Any part of the flower may secrete nectar, as the bracts, sepals, petals, stamens, and pistils; but most frequently it is secreted near the base of the styles. Its quantity varies from an almost imperceptible layer to several drops or even a spoonful. In the tropical orchid coryanthes there collects in the hollow lip more than an ounce avoirdupois.
The bees, especially the honeybees, far surpass all other insects in importance as pollinators, for they are almost entirely dependent upon a floral diet, both for food for themselves and their offspring. The honeybee is on the wing very early in the spring, and continues to fly until late in the fall. Its great numbers, its general size and shape, the special construction of its tongue and legs, all together make it especially well adapted for collecting and carrying pollen.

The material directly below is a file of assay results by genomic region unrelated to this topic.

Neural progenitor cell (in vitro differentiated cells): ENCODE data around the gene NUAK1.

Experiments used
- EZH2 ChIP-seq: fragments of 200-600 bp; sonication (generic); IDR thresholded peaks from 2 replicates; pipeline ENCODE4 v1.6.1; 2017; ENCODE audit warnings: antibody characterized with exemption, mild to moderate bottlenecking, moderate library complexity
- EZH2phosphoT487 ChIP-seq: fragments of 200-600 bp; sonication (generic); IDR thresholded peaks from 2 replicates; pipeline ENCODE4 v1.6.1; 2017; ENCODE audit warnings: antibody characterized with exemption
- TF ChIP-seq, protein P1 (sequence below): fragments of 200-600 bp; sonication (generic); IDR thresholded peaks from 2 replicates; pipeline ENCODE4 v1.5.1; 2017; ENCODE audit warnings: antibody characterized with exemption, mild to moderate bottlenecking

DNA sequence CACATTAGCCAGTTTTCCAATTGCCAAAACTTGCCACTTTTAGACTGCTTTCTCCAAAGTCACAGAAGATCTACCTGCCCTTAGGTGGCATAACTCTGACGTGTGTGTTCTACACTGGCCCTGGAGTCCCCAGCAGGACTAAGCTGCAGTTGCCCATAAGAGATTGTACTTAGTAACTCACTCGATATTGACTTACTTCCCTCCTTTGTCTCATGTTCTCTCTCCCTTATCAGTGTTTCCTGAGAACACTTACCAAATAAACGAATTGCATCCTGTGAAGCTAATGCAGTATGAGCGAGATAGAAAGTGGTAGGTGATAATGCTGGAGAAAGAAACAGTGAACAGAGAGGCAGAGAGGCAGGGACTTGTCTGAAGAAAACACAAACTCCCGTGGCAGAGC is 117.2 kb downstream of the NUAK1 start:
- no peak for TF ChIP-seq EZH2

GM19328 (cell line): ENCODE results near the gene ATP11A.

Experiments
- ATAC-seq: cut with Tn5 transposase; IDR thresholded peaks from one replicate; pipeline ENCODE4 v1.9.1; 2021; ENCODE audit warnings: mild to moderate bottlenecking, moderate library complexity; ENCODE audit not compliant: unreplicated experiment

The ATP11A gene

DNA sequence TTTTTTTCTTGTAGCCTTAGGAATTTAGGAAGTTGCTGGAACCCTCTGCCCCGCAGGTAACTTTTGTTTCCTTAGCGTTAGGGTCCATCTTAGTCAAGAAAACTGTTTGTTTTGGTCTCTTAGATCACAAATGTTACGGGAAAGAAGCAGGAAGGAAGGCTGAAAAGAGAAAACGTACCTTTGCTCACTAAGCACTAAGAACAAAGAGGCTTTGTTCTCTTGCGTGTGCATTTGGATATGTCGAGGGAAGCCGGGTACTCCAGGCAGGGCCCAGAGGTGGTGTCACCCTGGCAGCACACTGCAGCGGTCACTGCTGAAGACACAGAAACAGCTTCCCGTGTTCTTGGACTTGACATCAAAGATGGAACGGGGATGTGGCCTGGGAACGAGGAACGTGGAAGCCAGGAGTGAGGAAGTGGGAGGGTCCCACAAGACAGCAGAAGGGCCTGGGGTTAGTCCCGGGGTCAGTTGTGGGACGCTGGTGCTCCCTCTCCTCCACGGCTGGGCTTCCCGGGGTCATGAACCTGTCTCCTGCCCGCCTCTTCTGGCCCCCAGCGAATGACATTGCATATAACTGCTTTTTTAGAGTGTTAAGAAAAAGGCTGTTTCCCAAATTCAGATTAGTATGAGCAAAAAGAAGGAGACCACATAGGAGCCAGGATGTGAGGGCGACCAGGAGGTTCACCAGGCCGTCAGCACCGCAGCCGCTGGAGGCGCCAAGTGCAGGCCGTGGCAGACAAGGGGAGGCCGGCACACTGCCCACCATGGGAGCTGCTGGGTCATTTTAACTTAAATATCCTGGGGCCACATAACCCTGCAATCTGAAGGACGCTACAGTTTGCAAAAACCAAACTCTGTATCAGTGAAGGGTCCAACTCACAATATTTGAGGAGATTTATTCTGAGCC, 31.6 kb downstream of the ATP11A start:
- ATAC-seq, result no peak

Nectar is secreted by flowers in order to attract the bees. After a bee has found nectar in one flower it will be very likely to examine others of a similar kind or appearance. If the flowers were all green, like the leaves of the plant, the bees would have much more trouble in hunting them up than they now do, because contrasting colors, such as the white and red of the clovers, make them conspicuous.
It is significant that so many of the flowers have a form of construction and depth of flower tube that would indicate that it had adapted itself to the bee. While, of course, there are many exceptions, it appears that nature caters more to the bee than to any other insect. Just see how she makes a convenient doorstep or a flower tube of Just the right size and shape, so that the bee can get the nectar which it has to offer! Chesire has pointed out that so intimate and so perfect is the relation between the flowers and the honeybees that there would be no advantage in breeding larger bees or of changing their general structure, because to do so would necessitate changing practically the whole of the floral kingdom. While it undoubtedly would be an advantage to breed bees with longer tongues,